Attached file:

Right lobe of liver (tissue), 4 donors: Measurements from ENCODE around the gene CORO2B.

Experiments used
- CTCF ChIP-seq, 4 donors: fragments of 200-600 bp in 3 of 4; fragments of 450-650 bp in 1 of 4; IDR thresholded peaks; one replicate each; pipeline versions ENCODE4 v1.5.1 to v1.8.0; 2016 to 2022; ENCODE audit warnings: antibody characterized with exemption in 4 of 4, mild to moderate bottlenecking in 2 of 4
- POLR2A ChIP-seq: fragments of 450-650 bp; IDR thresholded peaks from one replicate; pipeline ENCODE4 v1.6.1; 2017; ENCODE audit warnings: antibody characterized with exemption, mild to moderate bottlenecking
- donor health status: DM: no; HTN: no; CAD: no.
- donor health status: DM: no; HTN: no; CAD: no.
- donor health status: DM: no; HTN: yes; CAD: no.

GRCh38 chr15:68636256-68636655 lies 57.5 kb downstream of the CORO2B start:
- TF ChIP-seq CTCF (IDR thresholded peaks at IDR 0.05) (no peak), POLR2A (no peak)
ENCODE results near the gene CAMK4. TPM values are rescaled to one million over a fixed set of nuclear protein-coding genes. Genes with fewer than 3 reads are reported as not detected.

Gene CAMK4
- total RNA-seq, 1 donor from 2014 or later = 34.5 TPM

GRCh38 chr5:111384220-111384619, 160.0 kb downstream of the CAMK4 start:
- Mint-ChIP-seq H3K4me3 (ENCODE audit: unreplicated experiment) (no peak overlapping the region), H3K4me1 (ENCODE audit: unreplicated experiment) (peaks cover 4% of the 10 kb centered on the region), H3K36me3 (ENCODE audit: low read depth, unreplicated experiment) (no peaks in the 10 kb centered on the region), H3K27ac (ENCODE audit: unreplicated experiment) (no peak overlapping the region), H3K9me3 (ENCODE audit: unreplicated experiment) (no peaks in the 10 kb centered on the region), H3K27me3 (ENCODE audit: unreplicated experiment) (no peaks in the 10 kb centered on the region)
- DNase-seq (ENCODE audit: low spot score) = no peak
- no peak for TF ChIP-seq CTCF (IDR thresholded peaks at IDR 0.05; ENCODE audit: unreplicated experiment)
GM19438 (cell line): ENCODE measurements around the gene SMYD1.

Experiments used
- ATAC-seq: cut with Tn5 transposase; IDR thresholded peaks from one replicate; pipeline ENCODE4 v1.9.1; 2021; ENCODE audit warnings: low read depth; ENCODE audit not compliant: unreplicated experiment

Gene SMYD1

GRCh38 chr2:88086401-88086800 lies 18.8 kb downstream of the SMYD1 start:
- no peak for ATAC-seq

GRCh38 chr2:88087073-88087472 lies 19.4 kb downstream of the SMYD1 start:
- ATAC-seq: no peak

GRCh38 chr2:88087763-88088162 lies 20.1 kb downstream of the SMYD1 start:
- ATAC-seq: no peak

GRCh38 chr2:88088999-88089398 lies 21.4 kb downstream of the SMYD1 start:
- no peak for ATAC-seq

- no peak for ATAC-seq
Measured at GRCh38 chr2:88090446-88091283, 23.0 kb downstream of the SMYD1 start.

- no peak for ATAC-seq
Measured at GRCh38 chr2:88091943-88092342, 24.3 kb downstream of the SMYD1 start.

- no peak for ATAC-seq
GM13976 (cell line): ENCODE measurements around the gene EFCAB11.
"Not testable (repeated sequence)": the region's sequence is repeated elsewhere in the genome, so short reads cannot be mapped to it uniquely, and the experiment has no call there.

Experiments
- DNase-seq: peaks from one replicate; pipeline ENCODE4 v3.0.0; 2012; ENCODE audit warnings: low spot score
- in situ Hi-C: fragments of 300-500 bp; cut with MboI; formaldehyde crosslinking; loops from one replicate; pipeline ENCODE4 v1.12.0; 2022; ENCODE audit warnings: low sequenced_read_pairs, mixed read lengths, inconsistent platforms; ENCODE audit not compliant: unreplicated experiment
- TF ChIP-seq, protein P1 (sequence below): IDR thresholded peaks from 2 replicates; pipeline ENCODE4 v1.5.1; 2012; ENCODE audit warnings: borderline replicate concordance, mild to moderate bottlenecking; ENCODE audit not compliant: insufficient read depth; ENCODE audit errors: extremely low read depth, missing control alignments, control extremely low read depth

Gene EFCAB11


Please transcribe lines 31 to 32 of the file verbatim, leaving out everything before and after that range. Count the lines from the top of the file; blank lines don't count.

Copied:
- no peak for ATAC-seq
Measured at GRCh38 chr2:88091943-88092342, 24.3 kb downstream of the SMYD1 start.